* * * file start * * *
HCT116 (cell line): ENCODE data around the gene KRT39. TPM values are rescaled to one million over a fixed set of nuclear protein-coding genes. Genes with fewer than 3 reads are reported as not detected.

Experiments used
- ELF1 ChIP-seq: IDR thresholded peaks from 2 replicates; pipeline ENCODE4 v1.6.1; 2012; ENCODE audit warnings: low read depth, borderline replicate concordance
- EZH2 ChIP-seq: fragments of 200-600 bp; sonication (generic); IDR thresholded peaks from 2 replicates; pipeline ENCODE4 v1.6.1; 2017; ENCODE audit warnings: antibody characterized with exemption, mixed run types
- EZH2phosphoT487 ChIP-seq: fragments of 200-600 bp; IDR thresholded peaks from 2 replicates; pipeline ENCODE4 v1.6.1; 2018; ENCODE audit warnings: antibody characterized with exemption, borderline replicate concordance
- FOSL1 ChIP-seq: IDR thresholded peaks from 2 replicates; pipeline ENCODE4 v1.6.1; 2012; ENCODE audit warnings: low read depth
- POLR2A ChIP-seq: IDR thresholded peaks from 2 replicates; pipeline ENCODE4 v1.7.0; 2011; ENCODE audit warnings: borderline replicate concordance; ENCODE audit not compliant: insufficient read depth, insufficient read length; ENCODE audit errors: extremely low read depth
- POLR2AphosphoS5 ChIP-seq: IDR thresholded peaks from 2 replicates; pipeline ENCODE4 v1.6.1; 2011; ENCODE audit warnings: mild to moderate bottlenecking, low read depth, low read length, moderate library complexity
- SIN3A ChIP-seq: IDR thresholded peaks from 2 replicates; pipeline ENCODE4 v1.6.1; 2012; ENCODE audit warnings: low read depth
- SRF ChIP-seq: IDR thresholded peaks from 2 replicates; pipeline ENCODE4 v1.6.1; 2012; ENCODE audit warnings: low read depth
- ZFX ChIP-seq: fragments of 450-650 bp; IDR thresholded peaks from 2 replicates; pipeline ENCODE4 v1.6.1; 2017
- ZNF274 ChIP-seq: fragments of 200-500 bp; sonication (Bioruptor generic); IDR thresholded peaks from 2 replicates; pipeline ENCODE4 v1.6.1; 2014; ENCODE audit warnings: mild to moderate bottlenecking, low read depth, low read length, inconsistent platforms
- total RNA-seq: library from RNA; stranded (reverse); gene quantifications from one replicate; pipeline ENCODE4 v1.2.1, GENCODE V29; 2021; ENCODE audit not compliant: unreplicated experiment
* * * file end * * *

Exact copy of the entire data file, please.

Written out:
HCT116 (cell line): ENCODE data around the gene KRT39. TPM values are rescaled to one million over a fixed set of nuclear protein-coding genes. Genes with fewer than 3 reads are reported as not detected.

Experiments used
- ELF1 ChIP-seq: IDR thresholded peaks from 2 replicates; pipeline ENCODE4 v1.6.1; 2012; ENCODE audit warnings: low read depth, borderline replicate concordance
- EZH2 ChIP-seq: fragments of 200-600 bp; sonication (generic); IDR thresholded peaks from 2 replicates; pipeline ENCODE4 v1.6.1; 2017; ENCODE audit warnings: antibody characterized with exemption, mixed run types
- EZH2phosphoT487 ChIP-seq: fragments of 200-600 bp; IDR thresholded peaks from 2 replicates; pipeline ENCODE4 v1.6.1; 2018; ENCODE audit warnings: antibody characterized with exemption, borderline replicate concordance
- FOSL1 ChIP-seq: IDR thresholded peaks from 2 replicates; pipeline ENCODE4 v1.6.1; 2012; ENCODE audit warnings: low read depth
- POLR2A ChIP-seq: IDR thresholded peaks from 2 replicates; pipeline ENCODE4 v1.7.0; 2011; ENCODE audit warnings: borderline replicate concordance; ENCODE audit not compliant: insufficient read depth, insufficient read length; ENCODE audit errors: extremely low read depth
- POLR2AphosphoS5 ChIP-seq: IDR thresholded peaks from 2 replicates; pipeline ENCODE4 v1.6.1; 2011; ENCODE audit warnings: mild to moderate bottlenecking, low read depth, low read length, moderate library complexity
- SIN3A ChIP-seq: IDR thresholded peaks from 2 replicates; pipeline ENCODE4 v1.6.1; 2012; ENCODE audit warnings: low read depth
- SRF ChIP-seq: IDR thresholded peaks from 2 replicates; pipeline ENCODE4 v1.6.1; 2012; ENCODE audit warnings: low read depth
- ZFX ChIP-seq: fragments of 450-650 bp; IDR thresholded peaks from 2 replicates; pipeline ENCODE4 v1.6.1; 2017
- ZNF274 ChIP-seq: fragments of 200-500 bp; sonication (Bioruptor generic); IDR thresholded peaks from 2 replicates; pipeline ENCODE4 v1.6.1; 2014; ENCODE audit warnings: mild to moderate bottlenecking, low read depth, low read length, inconsistent platforms
- total RNA-seq: library from RNA; stranded (reverse); gene quantifications from one replicate; pipeline ENCODE4 v1.2.1, GENCODE V29; 2021; ENCODE audit not compliant: unreplicated experiment